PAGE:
Innovative Finance ISAs are unlike other ISAs; they work by letting you lend money to individuals and businesses that are looking to access finance in return for a set amount of interest, based on how long you’re prepared to leave your money untouched.

The investment is completed via a peer-to-peer lending platform, rather than through a bank or building society, and therefore you can benefit from savings which are passed on in the form of higher returns and lower fees.

Because of this, an Innovative Finance ISA works like a loan, meaning there’s a chance that borrowers could default on their repayments, and whilst most companies offering Innovative Finance ISAs will have a backup reserve fund set aside to protect your money should this happen, unlike most normal UK savings accounts, they’re not covered by the FSCS and as such, they carry a high degree of risk.

As with any form of investment, the value of your savings can go down as well as up, meaning an Innovative Finance ISA can be a more risky option.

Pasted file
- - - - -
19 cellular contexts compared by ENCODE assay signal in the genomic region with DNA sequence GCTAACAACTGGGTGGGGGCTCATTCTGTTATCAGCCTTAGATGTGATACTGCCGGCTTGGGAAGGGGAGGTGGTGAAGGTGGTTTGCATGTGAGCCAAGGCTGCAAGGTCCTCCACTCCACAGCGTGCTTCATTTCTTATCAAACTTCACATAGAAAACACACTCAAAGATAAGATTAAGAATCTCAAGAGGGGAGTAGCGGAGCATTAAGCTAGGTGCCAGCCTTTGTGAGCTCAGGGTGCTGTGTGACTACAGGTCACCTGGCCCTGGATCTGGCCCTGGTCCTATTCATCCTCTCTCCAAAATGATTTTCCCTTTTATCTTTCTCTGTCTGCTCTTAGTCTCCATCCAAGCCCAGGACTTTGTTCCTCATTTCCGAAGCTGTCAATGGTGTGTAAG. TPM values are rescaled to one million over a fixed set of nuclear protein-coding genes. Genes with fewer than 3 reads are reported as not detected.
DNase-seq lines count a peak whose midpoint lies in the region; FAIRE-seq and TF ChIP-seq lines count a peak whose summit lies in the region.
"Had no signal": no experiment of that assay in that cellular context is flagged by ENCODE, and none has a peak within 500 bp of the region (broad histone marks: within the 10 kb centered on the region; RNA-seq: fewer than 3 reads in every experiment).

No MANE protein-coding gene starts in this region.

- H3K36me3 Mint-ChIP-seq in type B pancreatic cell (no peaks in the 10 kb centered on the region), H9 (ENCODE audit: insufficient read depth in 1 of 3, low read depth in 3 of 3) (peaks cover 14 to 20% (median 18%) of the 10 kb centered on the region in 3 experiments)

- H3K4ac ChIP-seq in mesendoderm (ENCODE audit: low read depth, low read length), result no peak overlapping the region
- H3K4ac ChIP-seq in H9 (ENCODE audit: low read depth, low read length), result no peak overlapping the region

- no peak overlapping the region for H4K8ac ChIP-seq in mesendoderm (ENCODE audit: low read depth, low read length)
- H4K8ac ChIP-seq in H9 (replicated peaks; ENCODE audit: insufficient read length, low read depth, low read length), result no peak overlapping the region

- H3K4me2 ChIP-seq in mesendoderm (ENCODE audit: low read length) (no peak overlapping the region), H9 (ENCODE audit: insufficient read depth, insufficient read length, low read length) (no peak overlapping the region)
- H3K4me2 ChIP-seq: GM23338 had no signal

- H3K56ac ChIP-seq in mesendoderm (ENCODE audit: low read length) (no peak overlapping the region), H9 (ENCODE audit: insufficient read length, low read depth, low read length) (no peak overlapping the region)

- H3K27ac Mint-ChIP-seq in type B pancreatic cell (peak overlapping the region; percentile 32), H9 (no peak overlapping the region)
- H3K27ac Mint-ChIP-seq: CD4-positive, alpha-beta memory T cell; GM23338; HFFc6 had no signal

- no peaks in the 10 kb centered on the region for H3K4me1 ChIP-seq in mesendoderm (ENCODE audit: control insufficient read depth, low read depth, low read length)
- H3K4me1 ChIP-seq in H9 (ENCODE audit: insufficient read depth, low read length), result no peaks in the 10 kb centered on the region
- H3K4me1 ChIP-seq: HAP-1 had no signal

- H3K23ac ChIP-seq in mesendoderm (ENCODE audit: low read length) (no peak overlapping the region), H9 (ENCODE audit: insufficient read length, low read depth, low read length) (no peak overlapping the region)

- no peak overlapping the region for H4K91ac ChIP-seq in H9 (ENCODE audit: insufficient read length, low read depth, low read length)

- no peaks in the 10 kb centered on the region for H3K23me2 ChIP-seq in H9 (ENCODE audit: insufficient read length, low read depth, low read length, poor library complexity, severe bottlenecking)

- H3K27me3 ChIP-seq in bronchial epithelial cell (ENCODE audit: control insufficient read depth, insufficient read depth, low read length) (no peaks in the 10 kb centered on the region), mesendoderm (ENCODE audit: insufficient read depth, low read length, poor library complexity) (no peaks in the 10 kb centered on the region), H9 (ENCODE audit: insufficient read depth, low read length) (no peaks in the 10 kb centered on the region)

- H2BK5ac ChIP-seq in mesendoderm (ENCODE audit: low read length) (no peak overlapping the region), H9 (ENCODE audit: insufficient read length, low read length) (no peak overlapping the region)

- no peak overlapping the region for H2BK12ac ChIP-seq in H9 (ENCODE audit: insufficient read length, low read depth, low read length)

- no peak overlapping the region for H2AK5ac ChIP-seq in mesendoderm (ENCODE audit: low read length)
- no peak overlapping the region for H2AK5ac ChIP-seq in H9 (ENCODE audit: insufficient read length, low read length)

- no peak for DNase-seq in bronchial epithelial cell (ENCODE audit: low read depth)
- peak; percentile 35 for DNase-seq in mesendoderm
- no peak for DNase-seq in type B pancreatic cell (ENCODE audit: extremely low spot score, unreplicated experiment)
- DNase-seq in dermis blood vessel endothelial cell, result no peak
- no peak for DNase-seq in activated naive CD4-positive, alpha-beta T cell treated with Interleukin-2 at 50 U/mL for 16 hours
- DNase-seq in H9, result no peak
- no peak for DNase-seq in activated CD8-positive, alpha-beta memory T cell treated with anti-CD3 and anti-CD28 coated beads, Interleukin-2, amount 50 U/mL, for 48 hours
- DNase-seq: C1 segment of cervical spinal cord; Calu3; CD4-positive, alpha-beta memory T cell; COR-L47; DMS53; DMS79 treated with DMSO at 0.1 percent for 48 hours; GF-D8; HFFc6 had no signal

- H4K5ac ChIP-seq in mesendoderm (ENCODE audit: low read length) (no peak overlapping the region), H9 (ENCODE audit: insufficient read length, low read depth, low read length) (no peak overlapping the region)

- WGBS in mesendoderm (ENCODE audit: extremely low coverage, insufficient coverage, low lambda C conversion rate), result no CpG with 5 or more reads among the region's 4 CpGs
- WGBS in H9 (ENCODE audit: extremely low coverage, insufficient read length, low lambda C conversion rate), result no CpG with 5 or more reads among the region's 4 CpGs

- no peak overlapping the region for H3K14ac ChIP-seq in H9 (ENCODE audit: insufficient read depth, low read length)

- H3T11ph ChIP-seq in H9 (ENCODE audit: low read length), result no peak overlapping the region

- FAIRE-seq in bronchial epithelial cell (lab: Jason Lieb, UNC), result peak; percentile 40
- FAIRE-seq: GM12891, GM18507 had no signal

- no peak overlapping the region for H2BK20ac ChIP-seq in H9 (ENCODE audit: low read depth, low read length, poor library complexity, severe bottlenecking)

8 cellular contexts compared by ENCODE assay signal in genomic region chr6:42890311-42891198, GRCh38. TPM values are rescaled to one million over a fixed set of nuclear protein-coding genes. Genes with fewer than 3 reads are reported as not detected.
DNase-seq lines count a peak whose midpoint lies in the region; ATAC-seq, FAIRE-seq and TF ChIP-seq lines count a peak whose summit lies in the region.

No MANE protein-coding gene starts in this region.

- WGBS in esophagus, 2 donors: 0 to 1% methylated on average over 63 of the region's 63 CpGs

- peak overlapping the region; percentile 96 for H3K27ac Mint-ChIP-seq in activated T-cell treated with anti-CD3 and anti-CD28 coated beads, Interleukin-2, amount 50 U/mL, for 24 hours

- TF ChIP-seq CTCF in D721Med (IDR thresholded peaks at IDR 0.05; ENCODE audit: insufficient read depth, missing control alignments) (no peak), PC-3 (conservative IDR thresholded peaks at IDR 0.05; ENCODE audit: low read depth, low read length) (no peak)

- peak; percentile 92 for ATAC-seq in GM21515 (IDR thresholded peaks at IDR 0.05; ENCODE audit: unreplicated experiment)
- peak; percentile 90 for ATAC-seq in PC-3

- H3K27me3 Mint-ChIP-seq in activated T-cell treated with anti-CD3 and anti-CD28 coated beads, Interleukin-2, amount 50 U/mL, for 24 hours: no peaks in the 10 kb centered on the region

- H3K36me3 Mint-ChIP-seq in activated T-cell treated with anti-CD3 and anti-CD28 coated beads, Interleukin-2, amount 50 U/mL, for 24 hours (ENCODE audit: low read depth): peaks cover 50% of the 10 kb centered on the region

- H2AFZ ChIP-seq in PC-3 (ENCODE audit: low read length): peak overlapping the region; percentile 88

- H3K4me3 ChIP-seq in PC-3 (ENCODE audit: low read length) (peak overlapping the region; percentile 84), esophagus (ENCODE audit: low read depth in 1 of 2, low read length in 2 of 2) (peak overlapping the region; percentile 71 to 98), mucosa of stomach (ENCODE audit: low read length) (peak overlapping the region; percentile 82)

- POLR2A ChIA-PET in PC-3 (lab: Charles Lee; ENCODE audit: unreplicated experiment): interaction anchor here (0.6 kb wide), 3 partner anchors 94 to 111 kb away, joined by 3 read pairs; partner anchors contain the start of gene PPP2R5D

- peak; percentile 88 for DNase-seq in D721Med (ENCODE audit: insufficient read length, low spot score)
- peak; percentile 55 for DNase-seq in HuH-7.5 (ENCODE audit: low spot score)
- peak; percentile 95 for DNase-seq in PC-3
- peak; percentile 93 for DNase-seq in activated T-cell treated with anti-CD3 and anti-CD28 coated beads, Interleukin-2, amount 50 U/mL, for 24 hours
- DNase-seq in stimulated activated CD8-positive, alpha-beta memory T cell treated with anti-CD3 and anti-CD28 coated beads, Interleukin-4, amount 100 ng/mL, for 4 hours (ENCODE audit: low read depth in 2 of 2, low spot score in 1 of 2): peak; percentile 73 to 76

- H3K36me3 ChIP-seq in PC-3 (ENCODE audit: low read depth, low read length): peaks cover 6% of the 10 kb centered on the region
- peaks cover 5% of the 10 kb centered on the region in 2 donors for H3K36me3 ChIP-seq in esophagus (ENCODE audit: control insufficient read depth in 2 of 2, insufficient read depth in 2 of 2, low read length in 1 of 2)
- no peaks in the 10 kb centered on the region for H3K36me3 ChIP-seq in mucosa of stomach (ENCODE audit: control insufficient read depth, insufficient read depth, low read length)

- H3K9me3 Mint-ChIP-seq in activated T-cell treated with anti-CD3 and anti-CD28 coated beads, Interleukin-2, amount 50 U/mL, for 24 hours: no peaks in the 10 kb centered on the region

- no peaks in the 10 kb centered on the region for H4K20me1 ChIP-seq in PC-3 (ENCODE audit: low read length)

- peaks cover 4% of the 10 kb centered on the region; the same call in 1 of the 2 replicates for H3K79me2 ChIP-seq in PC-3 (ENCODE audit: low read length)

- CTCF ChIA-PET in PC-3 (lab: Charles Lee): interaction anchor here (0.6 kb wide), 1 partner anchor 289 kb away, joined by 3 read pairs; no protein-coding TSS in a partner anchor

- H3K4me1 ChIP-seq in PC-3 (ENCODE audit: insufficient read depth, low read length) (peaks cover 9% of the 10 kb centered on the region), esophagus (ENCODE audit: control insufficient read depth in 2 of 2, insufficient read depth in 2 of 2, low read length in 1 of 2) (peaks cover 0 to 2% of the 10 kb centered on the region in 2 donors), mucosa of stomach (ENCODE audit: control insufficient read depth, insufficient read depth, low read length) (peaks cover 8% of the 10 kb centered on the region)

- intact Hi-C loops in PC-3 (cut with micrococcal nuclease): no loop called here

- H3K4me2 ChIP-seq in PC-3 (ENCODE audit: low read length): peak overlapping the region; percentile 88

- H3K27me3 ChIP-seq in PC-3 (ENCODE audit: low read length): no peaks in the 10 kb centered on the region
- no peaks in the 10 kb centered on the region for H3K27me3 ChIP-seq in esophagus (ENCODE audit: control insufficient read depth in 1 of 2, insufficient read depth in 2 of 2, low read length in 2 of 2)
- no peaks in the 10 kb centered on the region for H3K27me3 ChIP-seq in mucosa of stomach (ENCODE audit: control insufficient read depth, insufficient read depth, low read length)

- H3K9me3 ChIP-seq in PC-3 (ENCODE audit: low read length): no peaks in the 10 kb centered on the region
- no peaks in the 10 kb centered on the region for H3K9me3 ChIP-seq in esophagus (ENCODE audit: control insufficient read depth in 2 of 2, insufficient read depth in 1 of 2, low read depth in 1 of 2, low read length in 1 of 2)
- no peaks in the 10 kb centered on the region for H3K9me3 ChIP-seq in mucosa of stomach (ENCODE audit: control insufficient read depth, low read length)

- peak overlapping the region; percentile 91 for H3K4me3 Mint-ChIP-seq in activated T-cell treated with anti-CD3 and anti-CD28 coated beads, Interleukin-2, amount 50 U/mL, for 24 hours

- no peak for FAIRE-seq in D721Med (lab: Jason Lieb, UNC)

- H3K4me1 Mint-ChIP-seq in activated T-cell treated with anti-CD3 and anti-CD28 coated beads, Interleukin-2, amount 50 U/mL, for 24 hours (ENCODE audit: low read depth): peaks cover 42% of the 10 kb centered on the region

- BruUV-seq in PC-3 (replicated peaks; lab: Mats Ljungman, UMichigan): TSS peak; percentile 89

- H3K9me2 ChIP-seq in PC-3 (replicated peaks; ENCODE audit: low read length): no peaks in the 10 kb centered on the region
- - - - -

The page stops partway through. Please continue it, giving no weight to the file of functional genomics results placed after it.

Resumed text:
Junior ISA

Pros: A great way to build up a nest egg for your child.

Cons: Savings are locked away until your child reaches 18.

Allowance 2021/22: £9,000

We all want the best start in life for our kids and a Junior ISA could be the ideal way to save for your children’s financial future, helping ensure they have a nest egg set aside for when they reach adulthood.

A Junior ISA is a long-term savings account for children under the age of 18 which allows you to invest up to the Junior ISA allowance for each year (£9,000 for the current tax year).

You can choose a Junior Cash ISA, a Junior Stocks and Shares ISA or split your contributions between the two, as long as you don’t exceed the annual allowance. Don’t forget that if you invest your money in a Junior Stocks and Shares account, as with the adult version, the value of your savings can go down as well as up.

Once it’s been set up by a parent or guardian, anyone can pay into it, but only the child can access the money once they turn 18. If they decide to keep the account open after that, it will turn into a full ISA with the standard annual allowance.